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I've a problem with bash array loop.

the following code instead of printing each value separately, joins two values and prints them as if they are one.

#!/bin/bash

declare -a array=( 'sf052' 'to060' 'pw' 'qb099' 'pw22' 'wp039' 'wx12' 'wx11' )
for i in "${array[@]}"; do
    echo $i
done

Output:

sf052
to060
pw
qb099 pw22
wp039 wx12
wx11

Expected output:

sf052
to060
pw
qb099
pw22
wp039
wx12
wx11

Running bash --version gives

GNU bash, version 4.2.45(1)-release (x86_64-pc-linux-gnu)

and uname -a:

Linux server1 3.11.0-12-generic #19-Ubuntu SMP
Wed Oct 9 16:20:46 UTC 2013 x86_64 x86_64 x86_64 GNU/Linux
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3  
Works as expected for me - maybe you have some other problem? –  Paul R Jan 6 '14 at 22:34
2  
works for me in bash 4.2.25 - Ubuntu 12.04. –  crafter Jan 6 '14 at 22:44
3  
I'm guessing you had a typo error. You intended to have 'sf052' 'to060' 'pw' 'qb099' 'pw22' 'wp039' 'wx12' 'wx11' but you may have typed 'sf052' 'to060' 'pw' 'qb099 pw22' 'wp039 wx12' 'wx11' –  alvits Jan 6 '14 at 23:11
3  
while your question looks clean, if you've created the script in a Windows environment and have moved it to a Linux environment, then try dos2unix scriptFile. Good luck. –  shellter Jan 6 '14 at 23:11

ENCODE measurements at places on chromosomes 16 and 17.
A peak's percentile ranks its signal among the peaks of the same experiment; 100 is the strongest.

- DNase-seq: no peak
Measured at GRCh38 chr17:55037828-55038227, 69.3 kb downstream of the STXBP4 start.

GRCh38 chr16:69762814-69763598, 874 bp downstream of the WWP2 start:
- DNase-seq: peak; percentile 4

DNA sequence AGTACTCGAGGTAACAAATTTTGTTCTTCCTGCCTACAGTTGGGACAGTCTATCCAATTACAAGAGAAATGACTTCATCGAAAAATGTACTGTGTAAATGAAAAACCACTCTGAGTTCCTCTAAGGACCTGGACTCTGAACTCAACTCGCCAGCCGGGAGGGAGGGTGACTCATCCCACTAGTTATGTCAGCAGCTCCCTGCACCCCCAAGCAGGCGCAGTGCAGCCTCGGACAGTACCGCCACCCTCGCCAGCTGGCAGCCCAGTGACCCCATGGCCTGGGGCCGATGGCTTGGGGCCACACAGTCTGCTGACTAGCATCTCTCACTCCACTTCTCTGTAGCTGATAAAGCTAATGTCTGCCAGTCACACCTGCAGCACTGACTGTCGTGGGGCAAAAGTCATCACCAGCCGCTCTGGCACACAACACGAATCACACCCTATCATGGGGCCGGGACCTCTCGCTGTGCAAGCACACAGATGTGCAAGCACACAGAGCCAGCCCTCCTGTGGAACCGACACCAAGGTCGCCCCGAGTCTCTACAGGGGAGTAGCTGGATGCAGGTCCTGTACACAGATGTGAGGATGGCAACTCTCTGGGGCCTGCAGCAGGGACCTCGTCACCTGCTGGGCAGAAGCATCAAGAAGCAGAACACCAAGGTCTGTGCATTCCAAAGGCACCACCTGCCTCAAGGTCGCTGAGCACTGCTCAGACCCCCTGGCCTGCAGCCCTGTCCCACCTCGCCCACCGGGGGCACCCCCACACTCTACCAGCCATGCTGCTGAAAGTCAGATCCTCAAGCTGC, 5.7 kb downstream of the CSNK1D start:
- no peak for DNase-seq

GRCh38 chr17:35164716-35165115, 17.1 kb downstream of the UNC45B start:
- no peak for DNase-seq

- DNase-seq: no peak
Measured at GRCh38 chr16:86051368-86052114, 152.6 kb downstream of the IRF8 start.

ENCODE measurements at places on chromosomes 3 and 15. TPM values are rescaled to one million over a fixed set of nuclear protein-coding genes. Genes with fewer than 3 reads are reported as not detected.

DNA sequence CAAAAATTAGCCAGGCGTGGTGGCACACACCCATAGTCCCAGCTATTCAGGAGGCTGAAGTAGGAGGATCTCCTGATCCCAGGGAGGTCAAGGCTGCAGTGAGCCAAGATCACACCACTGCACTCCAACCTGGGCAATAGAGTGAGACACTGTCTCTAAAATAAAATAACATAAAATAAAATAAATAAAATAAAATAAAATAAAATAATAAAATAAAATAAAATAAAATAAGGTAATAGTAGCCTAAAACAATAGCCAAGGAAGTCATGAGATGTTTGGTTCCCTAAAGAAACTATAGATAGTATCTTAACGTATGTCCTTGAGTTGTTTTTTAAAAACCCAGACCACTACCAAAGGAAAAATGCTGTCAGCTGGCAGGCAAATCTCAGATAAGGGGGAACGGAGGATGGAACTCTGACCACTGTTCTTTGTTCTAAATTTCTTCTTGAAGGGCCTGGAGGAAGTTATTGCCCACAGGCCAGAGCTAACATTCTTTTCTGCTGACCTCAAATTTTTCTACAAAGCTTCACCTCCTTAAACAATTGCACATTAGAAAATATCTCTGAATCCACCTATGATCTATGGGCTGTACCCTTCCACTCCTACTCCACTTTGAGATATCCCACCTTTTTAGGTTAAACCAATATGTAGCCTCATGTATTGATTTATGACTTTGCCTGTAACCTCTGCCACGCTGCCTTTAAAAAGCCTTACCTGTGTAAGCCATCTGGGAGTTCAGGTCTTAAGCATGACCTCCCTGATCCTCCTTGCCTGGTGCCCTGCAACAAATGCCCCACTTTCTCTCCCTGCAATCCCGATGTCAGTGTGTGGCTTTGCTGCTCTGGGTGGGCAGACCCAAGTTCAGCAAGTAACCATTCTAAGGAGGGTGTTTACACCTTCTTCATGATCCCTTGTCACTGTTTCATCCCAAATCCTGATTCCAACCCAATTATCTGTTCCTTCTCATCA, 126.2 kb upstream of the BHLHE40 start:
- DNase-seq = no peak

2  

1 Answer 1

The separator between qb099 and pw22 should be the space character. The same with wp039 and wx12. To validate that use the octal dump utility.

For me the output is as expected:

0000000   #   !   /   b   i   n   /   b   a   s   h  \n  \n   d   e   c
0000020   l   a   r   e       -   a       a   r   r   a   y   =   (
0000040   '   s   f   0   5   2   '       '   t   o   0   6   0   '
0000060   '   p   w   '       '   q   b   0   9   9   '       '   p   w
0000100   2   2   '       '   w   p   0   3   9   '       '   w   x   1
0000120   2   '       '   w   x   1   1   '       )  \n   f   o   r
0000140   i       i   n       "   $   {   a   r   r   a   y   [   @   ]
0000160   }   "   ;       d   o  \n                   e   c   h   o
0000200   $   i  \n   d   o   n   e  \n

Probably for most of us the code worked, because we copied it from here. However if you copy-paste from Windows (such as Word document) sometimes special characters come in place, that can't be seen visually.

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